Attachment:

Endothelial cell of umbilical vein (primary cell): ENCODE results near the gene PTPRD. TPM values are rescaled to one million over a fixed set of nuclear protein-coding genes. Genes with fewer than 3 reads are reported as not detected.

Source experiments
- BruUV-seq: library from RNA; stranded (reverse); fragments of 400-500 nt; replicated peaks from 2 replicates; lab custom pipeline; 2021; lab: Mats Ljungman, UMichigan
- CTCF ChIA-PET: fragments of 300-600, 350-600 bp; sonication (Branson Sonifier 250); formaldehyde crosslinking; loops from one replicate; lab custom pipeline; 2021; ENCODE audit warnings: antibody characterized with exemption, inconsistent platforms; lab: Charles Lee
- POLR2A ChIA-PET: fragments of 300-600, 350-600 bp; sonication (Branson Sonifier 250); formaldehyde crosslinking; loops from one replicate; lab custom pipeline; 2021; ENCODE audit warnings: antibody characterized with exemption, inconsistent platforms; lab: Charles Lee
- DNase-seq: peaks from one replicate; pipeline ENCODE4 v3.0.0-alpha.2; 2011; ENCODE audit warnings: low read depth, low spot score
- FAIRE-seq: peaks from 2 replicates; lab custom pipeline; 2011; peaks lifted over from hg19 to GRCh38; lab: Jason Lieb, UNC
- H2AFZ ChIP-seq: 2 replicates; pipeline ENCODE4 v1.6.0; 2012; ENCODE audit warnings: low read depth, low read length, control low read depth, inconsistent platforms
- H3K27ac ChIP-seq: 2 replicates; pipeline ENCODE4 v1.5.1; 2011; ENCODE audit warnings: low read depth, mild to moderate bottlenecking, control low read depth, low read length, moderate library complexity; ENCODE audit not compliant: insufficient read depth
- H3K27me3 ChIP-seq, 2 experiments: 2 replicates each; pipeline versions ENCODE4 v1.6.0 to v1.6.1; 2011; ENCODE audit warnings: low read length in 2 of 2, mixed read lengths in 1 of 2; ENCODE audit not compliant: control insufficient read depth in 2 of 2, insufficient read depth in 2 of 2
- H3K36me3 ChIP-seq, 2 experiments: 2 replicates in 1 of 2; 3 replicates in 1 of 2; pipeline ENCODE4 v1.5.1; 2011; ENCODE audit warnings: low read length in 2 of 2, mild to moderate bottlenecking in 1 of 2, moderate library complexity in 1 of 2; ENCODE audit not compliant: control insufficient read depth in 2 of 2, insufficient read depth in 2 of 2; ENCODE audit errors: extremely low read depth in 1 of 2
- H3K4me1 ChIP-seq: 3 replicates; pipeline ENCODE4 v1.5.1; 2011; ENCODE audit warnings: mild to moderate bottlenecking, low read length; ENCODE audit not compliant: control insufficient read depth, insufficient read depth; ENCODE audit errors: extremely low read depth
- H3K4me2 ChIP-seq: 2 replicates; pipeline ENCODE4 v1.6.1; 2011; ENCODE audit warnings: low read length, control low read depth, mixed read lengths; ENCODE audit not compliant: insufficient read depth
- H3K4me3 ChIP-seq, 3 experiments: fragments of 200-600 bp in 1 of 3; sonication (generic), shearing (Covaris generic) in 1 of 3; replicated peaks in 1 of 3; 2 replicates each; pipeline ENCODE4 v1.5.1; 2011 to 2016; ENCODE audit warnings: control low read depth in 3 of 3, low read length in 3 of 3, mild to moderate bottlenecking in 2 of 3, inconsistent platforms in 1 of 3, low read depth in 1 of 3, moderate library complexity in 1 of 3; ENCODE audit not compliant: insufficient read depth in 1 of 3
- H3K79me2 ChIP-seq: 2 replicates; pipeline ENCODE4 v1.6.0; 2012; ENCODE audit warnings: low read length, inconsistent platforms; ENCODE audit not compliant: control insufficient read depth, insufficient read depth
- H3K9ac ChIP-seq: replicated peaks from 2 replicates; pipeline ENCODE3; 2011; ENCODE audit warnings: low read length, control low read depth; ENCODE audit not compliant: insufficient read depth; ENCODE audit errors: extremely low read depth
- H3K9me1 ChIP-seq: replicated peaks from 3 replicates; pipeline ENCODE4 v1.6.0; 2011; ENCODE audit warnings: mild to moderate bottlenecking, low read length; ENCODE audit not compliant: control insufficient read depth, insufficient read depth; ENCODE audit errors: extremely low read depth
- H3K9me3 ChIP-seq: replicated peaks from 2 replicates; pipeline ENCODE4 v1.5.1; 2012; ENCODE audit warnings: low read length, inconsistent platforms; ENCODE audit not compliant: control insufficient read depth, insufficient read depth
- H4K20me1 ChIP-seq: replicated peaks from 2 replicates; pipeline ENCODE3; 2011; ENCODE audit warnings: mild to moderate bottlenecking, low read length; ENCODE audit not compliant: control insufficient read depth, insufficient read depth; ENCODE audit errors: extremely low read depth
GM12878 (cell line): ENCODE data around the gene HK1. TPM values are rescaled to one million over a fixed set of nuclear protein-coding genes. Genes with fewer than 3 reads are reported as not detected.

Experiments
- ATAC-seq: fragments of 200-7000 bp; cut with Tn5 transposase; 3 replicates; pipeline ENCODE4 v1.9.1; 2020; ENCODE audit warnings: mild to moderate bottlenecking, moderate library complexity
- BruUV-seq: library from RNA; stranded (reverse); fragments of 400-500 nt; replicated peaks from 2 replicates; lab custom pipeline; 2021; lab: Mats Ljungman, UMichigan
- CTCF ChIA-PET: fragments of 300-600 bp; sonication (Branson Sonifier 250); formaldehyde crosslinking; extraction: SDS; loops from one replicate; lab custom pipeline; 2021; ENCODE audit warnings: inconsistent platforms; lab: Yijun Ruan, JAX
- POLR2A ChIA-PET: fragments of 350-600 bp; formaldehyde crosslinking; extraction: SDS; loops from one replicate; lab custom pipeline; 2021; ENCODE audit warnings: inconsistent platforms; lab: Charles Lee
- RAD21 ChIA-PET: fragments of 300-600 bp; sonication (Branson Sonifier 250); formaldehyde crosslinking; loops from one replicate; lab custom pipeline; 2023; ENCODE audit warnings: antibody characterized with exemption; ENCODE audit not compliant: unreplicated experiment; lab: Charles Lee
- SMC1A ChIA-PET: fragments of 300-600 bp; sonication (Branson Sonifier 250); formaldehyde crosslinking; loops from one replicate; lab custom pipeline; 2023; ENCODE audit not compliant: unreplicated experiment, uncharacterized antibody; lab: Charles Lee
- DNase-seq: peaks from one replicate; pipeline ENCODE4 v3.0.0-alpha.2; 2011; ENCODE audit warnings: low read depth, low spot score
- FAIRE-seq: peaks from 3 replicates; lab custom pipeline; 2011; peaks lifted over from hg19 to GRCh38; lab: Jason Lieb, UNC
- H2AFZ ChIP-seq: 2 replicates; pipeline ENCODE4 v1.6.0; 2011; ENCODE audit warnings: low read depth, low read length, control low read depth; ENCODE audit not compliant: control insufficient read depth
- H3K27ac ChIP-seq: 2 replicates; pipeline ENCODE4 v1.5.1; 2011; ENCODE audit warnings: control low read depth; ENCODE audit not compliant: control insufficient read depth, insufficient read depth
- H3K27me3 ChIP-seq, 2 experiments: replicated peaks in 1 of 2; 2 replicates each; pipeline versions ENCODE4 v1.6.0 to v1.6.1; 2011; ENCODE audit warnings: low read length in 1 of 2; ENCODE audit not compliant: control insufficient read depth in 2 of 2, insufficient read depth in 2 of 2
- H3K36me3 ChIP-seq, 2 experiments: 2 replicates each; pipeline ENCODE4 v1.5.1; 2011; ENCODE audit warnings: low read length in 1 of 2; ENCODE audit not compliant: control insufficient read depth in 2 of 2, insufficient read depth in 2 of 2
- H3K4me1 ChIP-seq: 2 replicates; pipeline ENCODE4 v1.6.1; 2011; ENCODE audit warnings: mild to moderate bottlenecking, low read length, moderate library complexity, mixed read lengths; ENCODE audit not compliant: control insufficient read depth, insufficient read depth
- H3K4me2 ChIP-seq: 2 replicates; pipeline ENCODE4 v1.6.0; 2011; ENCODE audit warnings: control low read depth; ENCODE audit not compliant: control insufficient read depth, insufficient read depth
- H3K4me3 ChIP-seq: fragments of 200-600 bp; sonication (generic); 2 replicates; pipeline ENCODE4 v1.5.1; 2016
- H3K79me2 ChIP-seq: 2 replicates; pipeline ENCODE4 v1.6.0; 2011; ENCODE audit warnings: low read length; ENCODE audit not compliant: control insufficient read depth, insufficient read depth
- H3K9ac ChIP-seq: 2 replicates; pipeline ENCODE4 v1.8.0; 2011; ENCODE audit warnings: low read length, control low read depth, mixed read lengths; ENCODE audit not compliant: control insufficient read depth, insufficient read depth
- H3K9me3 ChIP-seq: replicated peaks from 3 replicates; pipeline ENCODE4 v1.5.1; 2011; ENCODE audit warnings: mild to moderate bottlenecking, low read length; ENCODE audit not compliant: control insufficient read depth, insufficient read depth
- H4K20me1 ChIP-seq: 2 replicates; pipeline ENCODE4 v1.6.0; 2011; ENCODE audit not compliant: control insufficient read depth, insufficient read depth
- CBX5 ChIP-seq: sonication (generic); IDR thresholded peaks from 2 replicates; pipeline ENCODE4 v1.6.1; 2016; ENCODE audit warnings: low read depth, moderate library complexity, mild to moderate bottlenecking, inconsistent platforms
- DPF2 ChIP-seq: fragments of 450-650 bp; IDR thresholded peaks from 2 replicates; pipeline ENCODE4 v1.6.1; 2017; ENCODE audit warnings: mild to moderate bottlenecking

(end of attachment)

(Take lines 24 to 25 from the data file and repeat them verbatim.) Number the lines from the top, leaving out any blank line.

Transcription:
- CTCF ChIA-PET: fragments of 300-600 bp; sonication (Branson Sonifier 250); formaldehyde crosslinking; extraction: SDS; loops from one replicate; lab custom pipeline; 2021; ENCODE audit warnings: inconsistent platforms; lab: Yijun Ruan, JAX
- POLR2A ChIA-PET: fragments of 350-600 bp; formaldehyde crosslinking; extraction: SDS; loops from one replicate; lab custom pipeline; 2021; ENCODE audit warnings: inconsistent platforms; lab: Charles Lee